Wednesday, March 9, 2016

Hartham road

Hartham road is a right angle. It is neither perpendicular nor parallel to the almost straight Hillmarton road, which joins Caledonian and Camden road to be the south side of a triangle. Same as Hartham road joins the beginning of Hillmarton road and the end of Hungerford road, which flows into Hillmarton road again forming this time an imperfect quadrangle, only cut in two by a cul-de-sac called Freegrove road.

Hartham road at its beginning from Hilmarton road.
London planes and cherry trees crown the pavements and get dressed and undressed as time goes by. Some of the trunks have eaten the bricks on the fences; they look like gigantic swollen gums breaking through the bricks. Some owners have decided to rebuild the fences a step forward, so you can see - in inverse proportion - the aging of the bricks and the movement of the trees. Some trees even have a private altar so they can preach to the pedestrians walking by. Acacias or black locusts can be seen at some front yards, even an exotic loquat at the upper part of the road. You could also find some palm trees, avocados and olive trees – I have even seen a kentia and a Swiss cheese plant or two, all the latest, of course, through the bay windows of the Victorian Houses, trying to reach out for fresh air. Interesting people, that try to grow tropical plants inside their homes, live at Hartham road. The English always dreaming overseas, beyond the cloud. Imagine their back yards, the secret gardens that could be found at the other side of the gates of moss and screech; the glass ponds, the liquid willows, the stone benches. But let’s go back to the street.

Not much happens at Hartham road apart from the spring and the autumn, bringing both seasonal colors to the dun-bricked street. Time in Hartham road hangs like dried clothes from the line. I remember once having breakfast on a Saturday early morning in front of the kitchen window, the sun already shaving the top leaves of the trees, when I saw a man dressed in night, walking up the street with a severe drunk pace but still maneuvering his mobile phone with one hand. When he got to the house opposite my position, he felt that he needed to urinate – he hesitated around ten seconds and then started to look for his fly with the other hand. When he got to find his penis, he pulled it out to the cold, then opened the fence to the yard without taking his eyes from the little screen, stepped into it and next to the cherry tree, he peed until he was satisfied. It took him the time it took me to finish half of my warm coffee and a bite of my toast, his phone kept him busy all the time. When he finished the piss, he forgot to put back his willy, stepped out of the yard and, leaving the gate opened, continued his walk at the same pace up the street.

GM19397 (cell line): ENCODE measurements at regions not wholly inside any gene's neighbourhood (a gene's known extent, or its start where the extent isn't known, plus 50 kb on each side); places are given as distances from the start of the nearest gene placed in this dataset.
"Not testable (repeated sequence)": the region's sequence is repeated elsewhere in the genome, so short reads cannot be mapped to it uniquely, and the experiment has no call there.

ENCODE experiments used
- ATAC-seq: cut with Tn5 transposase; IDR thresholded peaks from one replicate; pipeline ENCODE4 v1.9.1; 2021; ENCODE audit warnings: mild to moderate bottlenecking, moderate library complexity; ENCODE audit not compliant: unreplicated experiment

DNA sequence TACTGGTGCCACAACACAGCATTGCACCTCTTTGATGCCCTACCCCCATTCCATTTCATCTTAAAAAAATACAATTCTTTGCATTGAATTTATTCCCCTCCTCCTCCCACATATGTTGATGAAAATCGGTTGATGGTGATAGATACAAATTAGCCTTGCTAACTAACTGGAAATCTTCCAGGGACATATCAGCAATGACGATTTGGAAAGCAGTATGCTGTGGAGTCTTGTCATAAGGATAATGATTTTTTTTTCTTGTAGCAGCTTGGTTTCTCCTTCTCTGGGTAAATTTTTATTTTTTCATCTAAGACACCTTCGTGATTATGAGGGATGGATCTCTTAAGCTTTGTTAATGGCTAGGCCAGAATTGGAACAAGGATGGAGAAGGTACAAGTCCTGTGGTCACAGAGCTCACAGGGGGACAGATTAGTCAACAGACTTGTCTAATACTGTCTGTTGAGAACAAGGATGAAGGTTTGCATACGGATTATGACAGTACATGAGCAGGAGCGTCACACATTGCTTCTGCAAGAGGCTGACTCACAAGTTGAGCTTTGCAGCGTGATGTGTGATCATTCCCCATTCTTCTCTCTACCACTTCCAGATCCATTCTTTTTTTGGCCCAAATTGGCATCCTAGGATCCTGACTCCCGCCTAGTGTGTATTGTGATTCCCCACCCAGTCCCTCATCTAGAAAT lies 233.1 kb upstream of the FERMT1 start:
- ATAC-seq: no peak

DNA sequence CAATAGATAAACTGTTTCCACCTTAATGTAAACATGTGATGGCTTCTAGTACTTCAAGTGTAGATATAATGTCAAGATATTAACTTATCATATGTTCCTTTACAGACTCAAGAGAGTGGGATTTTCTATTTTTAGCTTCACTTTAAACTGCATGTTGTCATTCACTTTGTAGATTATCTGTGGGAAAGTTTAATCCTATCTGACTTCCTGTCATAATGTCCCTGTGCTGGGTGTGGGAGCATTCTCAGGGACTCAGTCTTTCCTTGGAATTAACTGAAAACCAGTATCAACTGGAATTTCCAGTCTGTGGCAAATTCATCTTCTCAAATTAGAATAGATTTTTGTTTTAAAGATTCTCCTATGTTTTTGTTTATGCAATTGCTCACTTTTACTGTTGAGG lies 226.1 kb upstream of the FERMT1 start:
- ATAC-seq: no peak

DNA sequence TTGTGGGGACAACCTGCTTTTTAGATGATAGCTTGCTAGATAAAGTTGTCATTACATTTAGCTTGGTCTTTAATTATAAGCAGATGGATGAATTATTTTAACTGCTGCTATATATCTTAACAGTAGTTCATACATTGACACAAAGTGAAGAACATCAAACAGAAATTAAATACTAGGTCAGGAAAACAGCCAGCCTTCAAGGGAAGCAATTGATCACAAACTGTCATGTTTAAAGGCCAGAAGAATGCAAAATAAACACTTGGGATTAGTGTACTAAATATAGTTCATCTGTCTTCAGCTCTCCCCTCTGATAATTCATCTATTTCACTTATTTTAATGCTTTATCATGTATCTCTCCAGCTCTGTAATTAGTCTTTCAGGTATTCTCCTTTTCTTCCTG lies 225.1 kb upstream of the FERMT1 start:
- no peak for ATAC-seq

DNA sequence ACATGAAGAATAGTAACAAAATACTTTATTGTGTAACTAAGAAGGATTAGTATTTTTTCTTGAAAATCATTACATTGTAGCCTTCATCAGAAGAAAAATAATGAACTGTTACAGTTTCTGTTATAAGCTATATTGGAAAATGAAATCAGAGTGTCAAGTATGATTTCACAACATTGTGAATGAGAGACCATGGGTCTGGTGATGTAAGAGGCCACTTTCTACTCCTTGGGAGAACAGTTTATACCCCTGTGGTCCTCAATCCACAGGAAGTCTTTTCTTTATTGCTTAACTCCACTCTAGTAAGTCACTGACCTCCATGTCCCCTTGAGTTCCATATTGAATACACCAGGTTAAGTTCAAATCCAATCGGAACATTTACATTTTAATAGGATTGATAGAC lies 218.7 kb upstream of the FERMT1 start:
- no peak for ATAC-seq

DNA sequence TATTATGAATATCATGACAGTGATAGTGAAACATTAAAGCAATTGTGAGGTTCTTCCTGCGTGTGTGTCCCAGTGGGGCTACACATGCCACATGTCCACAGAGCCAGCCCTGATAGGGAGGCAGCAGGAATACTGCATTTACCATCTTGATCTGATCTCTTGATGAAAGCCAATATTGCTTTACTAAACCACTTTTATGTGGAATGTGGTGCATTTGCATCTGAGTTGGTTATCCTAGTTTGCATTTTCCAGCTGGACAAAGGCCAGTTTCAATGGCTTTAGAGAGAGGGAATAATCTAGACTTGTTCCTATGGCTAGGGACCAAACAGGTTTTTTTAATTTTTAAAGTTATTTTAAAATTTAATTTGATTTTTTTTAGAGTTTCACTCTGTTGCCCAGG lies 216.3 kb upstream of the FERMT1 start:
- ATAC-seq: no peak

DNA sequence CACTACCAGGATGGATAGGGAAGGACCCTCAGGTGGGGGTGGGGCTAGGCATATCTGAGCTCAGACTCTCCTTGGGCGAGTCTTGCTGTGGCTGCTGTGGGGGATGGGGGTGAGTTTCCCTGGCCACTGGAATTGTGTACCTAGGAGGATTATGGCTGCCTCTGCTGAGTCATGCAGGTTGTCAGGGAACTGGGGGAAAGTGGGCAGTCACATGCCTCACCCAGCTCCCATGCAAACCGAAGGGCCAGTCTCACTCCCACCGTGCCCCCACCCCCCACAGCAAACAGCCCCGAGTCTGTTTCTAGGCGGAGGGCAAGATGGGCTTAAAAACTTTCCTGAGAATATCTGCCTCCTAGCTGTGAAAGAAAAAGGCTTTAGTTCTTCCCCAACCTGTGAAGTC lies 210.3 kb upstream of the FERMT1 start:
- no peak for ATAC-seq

I should not skip telling you about the golden light that coats the air in the afternoon from the month of February until early November. The sun rays get lower than the clouds before the sun sets, and transforms the shriveled branches into Chinese silhouettes in the winter, and filters through the green leaves creating a bit of fresh air in the long summer afternoons. And that is a great moment for contemplation.

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